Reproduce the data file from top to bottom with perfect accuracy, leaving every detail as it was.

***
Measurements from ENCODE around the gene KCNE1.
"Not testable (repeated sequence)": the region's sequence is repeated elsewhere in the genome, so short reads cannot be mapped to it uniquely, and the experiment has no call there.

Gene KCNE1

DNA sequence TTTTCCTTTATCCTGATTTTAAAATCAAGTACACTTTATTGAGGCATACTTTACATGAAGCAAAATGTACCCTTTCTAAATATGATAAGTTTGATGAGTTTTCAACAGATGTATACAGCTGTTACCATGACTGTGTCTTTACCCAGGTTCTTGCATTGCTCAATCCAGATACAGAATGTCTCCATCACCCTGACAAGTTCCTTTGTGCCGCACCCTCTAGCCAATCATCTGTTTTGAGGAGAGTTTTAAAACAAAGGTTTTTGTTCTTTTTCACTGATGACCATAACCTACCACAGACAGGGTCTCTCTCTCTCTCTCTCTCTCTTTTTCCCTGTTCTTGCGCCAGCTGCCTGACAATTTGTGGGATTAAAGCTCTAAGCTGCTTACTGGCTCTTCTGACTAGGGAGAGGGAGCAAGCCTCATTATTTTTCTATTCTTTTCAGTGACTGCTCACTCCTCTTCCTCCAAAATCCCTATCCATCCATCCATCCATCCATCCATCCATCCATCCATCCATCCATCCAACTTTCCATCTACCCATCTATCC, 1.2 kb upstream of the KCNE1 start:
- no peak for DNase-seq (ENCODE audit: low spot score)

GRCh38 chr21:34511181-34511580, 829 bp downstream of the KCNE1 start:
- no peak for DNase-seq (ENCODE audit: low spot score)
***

Measurements from ENCODE around the gene KCNE1.
"Not testable (repeated sequence)": the region's sequence is repeated elsewhere in the genome, so short reads cannot be mapped to it uniquely, and the experiment has no call there.

Gene KCNE1

DNA sequence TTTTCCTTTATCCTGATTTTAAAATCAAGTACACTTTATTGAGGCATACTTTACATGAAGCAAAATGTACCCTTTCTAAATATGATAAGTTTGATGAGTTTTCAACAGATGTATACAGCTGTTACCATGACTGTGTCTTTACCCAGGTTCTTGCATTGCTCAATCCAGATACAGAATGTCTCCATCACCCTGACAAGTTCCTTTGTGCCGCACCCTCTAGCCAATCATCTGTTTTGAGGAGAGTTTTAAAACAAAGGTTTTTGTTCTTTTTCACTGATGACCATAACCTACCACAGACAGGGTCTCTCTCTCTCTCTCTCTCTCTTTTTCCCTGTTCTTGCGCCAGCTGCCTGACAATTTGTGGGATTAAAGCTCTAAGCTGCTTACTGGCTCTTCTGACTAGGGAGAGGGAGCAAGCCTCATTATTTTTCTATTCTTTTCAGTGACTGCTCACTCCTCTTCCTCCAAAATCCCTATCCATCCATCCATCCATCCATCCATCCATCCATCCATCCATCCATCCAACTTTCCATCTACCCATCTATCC, 1.2 kb upstream of the KCNE1 start:
- no peak for DNase-seq (ENCODE audit: low spot score)

GRCh38 chr21:34511181-34511580, 829 bp downstream of the KCNE1 start:
- no peak for DNase-seq (ENCODE audit: low spot score)